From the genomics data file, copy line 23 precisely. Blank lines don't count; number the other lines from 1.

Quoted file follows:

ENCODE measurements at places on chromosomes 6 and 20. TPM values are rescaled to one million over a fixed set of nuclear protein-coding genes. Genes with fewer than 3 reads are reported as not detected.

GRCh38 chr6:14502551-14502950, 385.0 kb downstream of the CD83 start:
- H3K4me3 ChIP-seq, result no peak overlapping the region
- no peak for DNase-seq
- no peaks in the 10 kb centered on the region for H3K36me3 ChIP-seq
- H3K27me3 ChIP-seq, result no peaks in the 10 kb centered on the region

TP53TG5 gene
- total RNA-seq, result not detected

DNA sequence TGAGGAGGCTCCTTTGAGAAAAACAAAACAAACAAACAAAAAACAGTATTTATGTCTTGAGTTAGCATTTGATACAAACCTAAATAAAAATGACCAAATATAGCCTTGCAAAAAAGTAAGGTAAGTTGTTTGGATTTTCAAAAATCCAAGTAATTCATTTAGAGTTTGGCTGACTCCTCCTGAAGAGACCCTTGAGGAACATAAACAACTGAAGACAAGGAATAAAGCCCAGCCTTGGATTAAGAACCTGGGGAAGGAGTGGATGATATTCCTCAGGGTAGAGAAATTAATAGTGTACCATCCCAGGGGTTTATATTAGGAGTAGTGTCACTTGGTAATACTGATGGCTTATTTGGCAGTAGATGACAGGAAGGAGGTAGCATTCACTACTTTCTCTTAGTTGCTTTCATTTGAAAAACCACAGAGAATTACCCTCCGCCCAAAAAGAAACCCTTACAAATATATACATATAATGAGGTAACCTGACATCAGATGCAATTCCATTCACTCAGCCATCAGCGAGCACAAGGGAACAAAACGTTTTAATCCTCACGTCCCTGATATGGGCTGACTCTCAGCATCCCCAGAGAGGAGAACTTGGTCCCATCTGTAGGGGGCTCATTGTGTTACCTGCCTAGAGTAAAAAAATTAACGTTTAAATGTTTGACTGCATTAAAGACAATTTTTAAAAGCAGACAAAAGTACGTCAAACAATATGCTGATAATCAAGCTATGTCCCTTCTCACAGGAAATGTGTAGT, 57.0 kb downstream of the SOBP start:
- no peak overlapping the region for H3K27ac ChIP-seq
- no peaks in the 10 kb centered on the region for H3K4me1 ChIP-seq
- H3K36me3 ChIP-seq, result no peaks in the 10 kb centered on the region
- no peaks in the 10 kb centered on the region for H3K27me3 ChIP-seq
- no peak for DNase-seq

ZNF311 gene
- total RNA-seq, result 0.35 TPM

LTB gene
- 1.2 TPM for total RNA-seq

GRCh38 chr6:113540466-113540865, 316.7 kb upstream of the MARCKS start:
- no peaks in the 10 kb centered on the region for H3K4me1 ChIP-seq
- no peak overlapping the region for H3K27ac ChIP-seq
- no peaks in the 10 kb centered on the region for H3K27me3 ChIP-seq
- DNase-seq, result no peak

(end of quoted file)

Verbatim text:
- DNase-seq, result no peak